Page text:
27.10.11

Reprise: Sasse on Walther's Churchmanship, in honour of the 200th anniversary of the latter's birth

'It was the context in which Lutherans found themselves in the American Midwest - where a land quickly opened up for settlement was subsequently swamped by immigrants from all the European nations and churches - which made the Lutheran Church there a missionary church. In this context, the church had to gain her members through missionary outreach, and her congregations were, like all churches in the US, gatherings, assemblies or societies of individuals who had consciously decided to belong to the church of their choice. This is the distinctly American trait in the character of the Missouri Synod, which derives from the history of that nation, and the same trait is found in all the other Lutheran synods of western America. However, it is given its strongest expression in the Missouri Synod, for this version of Lutheranism possessed that which in a mission situation really makes a church a missionary church: the awareness of a particular calling and a firm conviction about what is to be believed (dogma), which alone makes missionary preaching possible. The self-understanding of the early Missourians of being a remnant of pure Lutheranism was refined through catastrophe and by Walther's preaching and pastoral care into a truly Lutheran consciousness of being church - an assembly standing on the foundation of justifying grace and drawing its life from the means of grace. This explains the Missouri Synod's awareness of a particular calling and the dogmatic conviction that is inseparably bound up with it - which is tied to Lutheran Orthodoxy.'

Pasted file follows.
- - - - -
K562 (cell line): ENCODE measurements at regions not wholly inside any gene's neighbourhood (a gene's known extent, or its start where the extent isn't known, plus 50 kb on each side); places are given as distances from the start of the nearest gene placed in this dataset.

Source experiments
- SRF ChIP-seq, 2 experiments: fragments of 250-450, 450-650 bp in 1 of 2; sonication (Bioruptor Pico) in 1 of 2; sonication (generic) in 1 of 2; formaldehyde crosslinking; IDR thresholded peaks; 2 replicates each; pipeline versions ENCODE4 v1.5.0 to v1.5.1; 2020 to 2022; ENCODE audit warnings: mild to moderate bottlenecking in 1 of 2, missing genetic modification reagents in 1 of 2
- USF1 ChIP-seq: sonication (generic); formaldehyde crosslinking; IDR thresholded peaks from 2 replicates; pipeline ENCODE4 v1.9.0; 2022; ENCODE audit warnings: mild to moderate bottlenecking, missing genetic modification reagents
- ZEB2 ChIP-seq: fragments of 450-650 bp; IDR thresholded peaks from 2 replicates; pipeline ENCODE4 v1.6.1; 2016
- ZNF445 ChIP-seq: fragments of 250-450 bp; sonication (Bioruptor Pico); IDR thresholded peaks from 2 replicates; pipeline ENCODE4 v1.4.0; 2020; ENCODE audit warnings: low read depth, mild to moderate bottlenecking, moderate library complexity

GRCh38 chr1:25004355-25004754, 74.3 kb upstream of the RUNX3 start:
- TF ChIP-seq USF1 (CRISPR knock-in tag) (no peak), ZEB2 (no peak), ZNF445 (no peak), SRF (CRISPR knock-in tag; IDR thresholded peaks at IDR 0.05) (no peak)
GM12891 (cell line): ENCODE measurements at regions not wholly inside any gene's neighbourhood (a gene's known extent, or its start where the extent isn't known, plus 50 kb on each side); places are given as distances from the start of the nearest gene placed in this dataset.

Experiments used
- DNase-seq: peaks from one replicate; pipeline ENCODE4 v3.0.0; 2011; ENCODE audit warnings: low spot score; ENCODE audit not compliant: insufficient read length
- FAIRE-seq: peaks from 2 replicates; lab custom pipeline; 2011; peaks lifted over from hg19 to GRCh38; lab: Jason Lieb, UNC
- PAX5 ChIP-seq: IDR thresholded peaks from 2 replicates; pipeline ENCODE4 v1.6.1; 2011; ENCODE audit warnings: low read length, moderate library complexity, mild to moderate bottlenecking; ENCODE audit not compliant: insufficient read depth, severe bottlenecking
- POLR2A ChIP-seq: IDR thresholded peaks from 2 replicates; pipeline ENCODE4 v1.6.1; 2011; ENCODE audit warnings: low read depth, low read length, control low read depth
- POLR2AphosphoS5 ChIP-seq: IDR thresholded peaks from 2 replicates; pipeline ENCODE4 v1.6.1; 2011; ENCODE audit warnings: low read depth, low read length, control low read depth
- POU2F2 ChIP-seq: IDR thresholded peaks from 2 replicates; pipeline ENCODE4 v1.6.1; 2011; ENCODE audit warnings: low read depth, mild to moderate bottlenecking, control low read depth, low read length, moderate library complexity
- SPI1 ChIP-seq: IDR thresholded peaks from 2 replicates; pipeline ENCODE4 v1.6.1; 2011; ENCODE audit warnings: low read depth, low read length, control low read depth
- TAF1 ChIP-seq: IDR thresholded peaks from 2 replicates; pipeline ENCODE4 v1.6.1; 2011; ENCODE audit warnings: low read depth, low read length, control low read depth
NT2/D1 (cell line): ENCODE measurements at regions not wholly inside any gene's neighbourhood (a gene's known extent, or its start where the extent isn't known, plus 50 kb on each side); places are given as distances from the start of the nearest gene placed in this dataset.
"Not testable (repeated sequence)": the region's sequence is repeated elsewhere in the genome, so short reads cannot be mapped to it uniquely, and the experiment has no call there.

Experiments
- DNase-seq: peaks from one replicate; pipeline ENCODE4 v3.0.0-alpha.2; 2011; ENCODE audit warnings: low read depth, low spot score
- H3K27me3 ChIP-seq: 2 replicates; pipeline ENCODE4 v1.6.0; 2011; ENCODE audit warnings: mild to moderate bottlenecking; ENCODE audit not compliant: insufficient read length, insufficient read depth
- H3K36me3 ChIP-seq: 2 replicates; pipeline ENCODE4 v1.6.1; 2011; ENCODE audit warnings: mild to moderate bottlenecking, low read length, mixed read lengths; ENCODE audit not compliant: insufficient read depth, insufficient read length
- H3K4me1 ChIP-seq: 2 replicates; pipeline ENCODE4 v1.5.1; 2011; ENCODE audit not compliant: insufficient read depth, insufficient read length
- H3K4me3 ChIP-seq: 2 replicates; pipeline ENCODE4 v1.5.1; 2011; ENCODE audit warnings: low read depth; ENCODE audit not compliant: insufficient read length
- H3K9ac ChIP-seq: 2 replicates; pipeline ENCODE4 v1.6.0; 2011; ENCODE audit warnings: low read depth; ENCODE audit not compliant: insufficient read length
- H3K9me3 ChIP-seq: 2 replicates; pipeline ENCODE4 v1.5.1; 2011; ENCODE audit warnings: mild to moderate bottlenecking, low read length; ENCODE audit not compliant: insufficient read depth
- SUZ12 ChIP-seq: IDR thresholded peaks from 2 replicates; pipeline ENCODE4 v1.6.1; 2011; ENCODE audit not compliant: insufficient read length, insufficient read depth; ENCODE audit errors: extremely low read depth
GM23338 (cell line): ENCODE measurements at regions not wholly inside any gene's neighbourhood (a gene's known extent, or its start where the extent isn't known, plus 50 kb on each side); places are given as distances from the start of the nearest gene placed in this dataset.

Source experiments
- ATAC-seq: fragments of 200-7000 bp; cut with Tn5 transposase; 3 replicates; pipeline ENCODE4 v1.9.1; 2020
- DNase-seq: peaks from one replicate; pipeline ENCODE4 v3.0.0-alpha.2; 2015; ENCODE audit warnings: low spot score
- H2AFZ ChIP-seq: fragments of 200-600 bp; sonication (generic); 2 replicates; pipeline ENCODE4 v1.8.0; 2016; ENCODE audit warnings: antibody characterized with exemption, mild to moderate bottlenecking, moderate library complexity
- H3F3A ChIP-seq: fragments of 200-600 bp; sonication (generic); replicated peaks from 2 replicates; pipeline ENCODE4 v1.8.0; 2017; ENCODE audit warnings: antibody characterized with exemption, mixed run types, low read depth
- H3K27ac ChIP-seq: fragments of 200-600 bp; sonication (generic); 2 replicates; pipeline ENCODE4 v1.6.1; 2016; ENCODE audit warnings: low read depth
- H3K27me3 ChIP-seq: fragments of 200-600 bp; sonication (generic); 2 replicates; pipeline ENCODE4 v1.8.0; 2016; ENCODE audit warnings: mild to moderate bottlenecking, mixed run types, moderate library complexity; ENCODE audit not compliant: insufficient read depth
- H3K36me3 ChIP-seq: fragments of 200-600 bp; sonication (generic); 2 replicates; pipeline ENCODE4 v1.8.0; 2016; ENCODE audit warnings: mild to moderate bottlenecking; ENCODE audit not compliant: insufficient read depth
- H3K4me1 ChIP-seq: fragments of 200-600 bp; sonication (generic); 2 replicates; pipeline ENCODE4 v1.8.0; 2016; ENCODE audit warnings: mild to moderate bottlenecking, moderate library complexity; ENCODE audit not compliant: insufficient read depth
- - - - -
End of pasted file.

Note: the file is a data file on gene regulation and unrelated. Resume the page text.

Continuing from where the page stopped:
From Confession and Theology in the Missouri Synod, Letters to Lutheran Pastors No. 20, July 1951.

(Sasse begins this section of his essay by noting the profound influence of Lutheran Orthodoxy on the founder of the Missouri Synod, Carl Ferdinand Wilhelm Walther.)

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